The different approaches to risk taking might not be inherent and could be shaped by culture and social environment, according to a study.
Previous studies have shown that women are more risk-averse than men, and more likely to opt for a smaller sure thing than an all-or-nothing gamble, but Chinese and American economists found through a new research project that the difference could shift at least in children, Xinhua news agency reported.
"If we can teach girls that they should be more risk loving, perhaps that will shape their future decision-making," said Elaine Liu, Associate Professor of Economics at the University of Houston.
The gender norms could have long-term economic consequences, even potentially shrinking the gender pay gap if it led to women choosing riskier but higher-reward career paths, the researchers said.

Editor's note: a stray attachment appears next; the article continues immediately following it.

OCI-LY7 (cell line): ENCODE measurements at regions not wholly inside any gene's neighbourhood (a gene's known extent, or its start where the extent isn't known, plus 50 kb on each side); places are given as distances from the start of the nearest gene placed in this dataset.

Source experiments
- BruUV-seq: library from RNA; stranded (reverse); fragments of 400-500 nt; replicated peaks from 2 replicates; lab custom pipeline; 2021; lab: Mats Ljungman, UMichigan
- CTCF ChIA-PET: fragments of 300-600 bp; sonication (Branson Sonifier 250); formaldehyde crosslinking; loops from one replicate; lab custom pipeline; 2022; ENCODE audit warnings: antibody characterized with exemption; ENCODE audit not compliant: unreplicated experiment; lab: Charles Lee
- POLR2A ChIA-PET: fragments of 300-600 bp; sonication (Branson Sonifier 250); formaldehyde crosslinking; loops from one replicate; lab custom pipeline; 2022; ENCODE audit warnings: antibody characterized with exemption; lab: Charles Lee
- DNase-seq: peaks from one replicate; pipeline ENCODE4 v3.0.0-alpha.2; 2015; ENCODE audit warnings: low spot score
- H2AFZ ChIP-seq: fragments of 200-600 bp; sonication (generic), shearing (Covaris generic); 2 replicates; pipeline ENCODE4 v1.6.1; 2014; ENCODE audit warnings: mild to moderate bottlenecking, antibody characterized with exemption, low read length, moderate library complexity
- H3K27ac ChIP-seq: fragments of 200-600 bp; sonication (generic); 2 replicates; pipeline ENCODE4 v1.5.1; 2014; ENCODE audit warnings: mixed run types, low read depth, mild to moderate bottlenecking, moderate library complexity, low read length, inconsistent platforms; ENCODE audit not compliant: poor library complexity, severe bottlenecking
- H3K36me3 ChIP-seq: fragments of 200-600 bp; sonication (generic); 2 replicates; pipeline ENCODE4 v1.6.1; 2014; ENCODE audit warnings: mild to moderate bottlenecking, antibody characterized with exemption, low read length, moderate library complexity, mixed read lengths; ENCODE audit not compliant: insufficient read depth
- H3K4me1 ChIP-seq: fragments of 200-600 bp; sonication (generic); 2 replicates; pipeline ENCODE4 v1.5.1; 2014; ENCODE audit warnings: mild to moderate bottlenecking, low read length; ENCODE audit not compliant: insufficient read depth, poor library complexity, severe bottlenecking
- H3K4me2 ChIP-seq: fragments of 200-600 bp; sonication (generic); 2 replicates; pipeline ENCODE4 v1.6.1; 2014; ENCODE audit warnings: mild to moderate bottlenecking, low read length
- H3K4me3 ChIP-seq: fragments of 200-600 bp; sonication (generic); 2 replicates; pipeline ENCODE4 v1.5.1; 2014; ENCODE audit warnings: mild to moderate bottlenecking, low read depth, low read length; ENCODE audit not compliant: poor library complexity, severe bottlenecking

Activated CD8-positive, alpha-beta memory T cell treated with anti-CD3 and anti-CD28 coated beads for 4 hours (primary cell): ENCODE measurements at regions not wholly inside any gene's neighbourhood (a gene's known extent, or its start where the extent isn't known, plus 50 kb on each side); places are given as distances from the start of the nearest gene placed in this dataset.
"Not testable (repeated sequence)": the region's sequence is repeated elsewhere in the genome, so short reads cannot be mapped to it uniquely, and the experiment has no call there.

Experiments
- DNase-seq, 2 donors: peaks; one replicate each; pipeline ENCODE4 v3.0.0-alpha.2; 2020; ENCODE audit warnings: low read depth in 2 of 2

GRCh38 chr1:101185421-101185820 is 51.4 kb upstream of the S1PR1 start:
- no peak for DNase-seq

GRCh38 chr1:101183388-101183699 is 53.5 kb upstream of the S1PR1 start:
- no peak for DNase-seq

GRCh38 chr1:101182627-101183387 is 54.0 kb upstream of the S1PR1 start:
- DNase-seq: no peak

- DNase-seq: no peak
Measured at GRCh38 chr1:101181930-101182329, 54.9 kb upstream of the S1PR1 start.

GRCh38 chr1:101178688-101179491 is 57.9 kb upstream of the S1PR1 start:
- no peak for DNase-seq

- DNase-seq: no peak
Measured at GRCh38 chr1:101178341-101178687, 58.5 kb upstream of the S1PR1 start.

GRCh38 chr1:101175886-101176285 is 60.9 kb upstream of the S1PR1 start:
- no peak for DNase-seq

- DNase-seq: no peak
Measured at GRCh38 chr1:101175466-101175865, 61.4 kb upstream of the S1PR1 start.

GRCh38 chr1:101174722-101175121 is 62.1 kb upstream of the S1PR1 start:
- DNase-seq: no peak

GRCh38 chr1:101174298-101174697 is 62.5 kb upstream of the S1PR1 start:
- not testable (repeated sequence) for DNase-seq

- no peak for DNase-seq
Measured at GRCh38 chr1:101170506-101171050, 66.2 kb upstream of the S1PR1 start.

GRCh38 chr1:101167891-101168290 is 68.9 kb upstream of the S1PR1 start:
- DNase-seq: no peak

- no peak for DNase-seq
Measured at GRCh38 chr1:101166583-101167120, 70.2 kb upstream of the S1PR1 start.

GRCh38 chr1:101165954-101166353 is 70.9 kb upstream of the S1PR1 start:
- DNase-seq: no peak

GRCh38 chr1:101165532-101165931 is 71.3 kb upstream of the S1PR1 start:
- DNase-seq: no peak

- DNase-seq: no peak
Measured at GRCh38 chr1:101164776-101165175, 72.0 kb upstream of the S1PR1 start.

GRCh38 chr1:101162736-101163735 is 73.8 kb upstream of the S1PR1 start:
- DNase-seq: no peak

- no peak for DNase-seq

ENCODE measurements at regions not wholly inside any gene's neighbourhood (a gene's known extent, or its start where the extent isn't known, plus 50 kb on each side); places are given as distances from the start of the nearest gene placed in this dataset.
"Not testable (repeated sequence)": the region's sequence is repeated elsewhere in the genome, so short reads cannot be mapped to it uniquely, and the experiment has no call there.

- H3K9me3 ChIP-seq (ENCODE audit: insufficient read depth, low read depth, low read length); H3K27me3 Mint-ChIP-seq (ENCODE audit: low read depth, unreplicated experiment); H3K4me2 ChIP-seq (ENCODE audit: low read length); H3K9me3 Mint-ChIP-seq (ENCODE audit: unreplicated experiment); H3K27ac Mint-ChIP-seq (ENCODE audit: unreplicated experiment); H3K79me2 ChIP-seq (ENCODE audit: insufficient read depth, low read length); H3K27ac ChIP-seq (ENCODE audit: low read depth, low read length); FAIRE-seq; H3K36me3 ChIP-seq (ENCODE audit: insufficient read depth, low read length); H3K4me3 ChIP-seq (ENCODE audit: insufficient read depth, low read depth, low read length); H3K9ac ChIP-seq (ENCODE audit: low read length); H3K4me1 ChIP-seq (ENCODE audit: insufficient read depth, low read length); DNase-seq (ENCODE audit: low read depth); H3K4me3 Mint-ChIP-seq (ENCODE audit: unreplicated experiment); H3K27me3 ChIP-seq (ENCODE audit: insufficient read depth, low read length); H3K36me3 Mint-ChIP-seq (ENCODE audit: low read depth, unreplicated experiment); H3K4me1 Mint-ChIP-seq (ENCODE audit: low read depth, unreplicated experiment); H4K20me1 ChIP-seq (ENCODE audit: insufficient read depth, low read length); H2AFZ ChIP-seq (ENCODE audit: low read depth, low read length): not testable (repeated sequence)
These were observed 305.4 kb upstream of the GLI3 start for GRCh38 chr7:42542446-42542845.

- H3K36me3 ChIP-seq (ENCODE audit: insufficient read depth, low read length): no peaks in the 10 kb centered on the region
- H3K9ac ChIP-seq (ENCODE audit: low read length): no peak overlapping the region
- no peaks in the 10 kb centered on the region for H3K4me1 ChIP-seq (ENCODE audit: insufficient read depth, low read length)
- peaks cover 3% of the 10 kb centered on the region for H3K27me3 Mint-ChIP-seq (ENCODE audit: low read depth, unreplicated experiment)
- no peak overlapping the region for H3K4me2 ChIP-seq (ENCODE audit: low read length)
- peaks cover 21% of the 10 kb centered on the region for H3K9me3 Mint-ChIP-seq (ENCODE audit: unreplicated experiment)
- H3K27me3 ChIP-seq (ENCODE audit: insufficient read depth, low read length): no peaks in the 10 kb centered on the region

In the study, published in the journal Proceedings of the National Academy of Sciences, the team looked at the behaviour of children from two cultures -- the matrilineal Mosuo people and the traditionally patriarchal Han. They attended the same school in China.
When the children first began their elementary study, Mosuo girls took more risks than Mosuo boys, while Han girls were less likely to take risks than Han boys in keeping with their parents' cultural norms. But that began to change as the children were exposed to the other culture.
The Mosuo girls took more risks than Han girls at the beginning, but their attitude towards taking risk became more similar as they spent more time together, showing a sign of convergence.
They studied children's attitudes through a lottery-style game, offering the students six choices ranging from a guaranteed three-yuan payout to a 50/50 per cent chance of winning 10 yuan or nothing.
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